FRIDAY, October 25, 2019
Tchaikovksy hated this. It’s hard to believe, but he felt like it kept people from hearing things he was proud of, and in fact it is often true that composers come to loathe the things the public loves the most. But to be fair it was probably not well played within his lifetime. He did not include any choral music in his own work, but this version, with chorus, I think is pretty amazing.
- Brass band: “Open” consisting of “any extra brass instruments” available. In some indoor performances, the part may be played on an organ. Military or marching bands also play this part. Note: the brass band or its substitute is meant to play during the finale only.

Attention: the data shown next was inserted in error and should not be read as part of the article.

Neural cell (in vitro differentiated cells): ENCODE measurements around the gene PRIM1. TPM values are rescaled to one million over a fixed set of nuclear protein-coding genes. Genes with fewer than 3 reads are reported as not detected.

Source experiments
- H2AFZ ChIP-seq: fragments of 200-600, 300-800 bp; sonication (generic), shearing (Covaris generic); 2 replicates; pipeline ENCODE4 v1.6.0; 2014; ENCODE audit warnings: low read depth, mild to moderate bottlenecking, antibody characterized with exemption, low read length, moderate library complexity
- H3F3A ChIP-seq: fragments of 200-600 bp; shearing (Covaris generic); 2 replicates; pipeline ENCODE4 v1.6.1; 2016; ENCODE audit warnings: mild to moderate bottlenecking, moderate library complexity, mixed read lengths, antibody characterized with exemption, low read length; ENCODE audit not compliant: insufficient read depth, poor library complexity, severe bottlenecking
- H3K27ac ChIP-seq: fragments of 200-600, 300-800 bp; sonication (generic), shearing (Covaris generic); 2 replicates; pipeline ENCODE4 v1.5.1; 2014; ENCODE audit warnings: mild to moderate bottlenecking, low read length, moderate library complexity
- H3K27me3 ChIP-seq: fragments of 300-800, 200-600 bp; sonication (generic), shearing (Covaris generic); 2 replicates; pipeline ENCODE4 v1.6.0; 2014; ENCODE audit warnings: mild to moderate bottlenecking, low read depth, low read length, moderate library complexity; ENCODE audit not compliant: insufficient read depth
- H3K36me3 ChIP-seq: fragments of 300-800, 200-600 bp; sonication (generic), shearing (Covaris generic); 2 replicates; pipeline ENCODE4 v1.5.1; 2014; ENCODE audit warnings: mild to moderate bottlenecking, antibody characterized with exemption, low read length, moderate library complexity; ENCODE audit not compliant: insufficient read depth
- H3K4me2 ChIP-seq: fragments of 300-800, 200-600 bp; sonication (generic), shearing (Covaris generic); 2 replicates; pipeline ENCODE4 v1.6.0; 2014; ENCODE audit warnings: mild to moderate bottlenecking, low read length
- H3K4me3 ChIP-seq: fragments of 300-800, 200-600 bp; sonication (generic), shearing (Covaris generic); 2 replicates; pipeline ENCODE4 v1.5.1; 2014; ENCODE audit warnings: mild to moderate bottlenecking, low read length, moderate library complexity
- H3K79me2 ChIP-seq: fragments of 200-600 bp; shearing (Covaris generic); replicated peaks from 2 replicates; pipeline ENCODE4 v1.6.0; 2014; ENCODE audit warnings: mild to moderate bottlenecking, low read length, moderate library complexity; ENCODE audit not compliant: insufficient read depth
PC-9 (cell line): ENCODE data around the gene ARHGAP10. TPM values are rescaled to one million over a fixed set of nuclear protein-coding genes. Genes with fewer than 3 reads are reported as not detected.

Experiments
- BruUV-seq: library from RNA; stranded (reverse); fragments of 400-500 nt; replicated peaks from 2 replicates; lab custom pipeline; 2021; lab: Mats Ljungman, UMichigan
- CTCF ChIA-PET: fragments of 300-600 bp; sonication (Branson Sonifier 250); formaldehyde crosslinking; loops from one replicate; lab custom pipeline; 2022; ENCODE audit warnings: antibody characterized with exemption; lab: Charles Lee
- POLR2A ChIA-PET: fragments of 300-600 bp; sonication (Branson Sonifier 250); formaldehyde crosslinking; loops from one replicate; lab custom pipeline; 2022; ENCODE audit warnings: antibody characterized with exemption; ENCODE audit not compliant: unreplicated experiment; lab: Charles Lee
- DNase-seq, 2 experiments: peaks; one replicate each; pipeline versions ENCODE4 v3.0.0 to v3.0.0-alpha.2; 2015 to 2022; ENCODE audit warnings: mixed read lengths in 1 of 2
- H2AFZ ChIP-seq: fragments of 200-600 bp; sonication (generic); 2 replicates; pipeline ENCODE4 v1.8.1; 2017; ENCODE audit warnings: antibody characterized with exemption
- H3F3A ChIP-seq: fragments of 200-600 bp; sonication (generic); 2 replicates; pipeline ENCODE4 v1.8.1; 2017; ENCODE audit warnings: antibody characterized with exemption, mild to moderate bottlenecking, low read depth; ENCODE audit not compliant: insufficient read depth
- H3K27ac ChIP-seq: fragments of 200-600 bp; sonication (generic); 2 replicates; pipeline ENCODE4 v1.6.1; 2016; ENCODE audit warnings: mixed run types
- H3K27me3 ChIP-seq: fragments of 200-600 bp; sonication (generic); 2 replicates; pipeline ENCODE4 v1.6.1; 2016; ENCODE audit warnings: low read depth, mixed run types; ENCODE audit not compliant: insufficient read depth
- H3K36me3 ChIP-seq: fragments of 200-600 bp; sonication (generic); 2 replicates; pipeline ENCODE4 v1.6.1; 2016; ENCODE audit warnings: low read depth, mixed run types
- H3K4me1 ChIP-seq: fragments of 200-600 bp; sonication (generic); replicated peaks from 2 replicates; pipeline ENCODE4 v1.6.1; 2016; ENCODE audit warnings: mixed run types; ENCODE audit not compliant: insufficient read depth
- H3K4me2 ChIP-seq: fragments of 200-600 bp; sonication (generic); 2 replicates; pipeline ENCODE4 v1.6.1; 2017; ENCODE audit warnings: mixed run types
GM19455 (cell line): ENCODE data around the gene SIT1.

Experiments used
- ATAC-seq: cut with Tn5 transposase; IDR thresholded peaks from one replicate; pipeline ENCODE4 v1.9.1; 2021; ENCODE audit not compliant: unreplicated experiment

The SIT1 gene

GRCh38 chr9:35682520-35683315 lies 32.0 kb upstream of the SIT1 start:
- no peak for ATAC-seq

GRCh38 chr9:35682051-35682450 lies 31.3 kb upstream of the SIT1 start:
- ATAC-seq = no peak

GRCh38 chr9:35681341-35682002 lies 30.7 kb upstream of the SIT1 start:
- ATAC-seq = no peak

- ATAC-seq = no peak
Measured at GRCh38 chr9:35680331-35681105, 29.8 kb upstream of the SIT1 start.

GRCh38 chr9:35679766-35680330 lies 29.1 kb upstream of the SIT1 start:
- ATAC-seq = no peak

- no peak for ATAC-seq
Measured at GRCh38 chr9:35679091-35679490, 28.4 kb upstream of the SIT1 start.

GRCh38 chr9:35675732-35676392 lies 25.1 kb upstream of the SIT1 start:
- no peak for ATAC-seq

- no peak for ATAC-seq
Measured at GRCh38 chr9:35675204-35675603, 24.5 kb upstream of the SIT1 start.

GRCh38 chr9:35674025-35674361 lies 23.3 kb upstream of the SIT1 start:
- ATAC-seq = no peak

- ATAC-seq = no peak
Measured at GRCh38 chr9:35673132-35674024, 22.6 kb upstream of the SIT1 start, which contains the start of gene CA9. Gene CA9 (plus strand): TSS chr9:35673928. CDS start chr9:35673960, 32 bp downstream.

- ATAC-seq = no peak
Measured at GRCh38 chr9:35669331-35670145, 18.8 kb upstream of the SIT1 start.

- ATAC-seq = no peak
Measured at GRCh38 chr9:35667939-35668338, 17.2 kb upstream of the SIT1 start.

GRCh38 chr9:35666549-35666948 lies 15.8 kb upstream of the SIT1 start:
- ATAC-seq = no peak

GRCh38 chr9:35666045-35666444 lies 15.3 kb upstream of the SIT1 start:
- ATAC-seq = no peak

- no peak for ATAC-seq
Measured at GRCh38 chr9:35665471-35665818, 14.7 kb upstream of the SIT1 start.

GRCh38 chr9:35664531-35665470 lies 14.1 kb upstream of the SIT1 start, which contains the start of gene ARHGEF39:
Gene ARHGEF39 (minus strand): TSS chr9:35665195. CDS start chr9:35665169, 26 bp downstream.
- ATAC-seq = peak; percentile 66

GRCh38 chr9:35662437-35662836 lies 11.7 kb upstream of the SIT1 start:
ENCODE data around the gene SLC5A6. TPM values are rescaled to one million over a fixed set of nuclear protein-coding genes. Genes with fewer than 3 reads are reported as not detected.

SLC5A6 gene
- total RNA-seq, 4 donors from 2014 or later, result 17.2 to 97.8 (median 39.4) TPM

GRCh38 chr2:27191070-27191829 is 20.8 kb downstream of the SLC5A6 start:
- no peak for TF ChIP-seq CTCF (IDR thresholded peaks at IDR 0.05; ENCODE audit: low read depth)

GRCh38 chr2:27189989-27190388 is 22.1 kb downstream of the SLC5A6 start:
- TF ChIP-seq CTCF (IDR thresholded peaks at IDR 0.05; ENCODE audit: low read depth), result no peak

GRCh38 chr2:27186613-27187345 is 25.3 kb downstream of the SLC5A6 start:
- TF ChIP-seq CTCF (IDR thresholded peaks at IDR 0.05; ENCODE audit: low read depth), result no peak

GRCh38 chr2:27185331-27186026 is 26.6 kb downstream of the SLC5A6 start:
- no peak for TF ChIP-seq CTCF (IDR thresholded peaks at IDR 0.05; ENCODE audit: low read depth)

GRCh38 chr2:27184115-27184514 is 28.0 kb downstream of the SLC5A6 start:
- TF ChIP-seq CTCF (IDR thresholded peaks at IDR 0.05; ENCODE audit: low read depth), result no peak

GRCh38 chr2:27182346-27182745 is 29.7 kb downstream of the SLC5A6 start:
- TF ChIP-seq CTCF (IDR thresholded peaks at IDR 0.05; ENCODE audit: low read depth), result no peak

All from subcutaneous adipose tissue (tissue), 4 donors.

- 1 piccolo, 2 flutes, 2 oboes, 1 cor anglais, 2 clarinets in B♭ and 2 bassoons
- 4 horns , 2 cornets in B♭, 2 trumpets in E♭, 3 trombones (2 tenor, 1 bass) and 1 tuba
- timpani, bass drum, snare drum, cymbals, tambourine, triangle, carillon/tubular bells
- Artillery: one battery of cannon, or even ceremonial field artillery.
The carillon is sometimes replaced with or recordings of carillons, or even church bells. In the sections that contain cannon shots, actual cannons are sometimes replaced by recorded cannons or played on a piece of staging, usually with a large wooden mallet or sledgehammer as in the Mahler 6th. The bass drum and gong/tam-tam are also regularly used as cannon substitutes or adjuncts in indoor
Popular for 137 years…
At at any rate, the public always has the last word, and this piece has been amazingly popular from the time it was first played, much to the dislike of Tchaikovsky – who nevertheless enjoyed the money it made for him.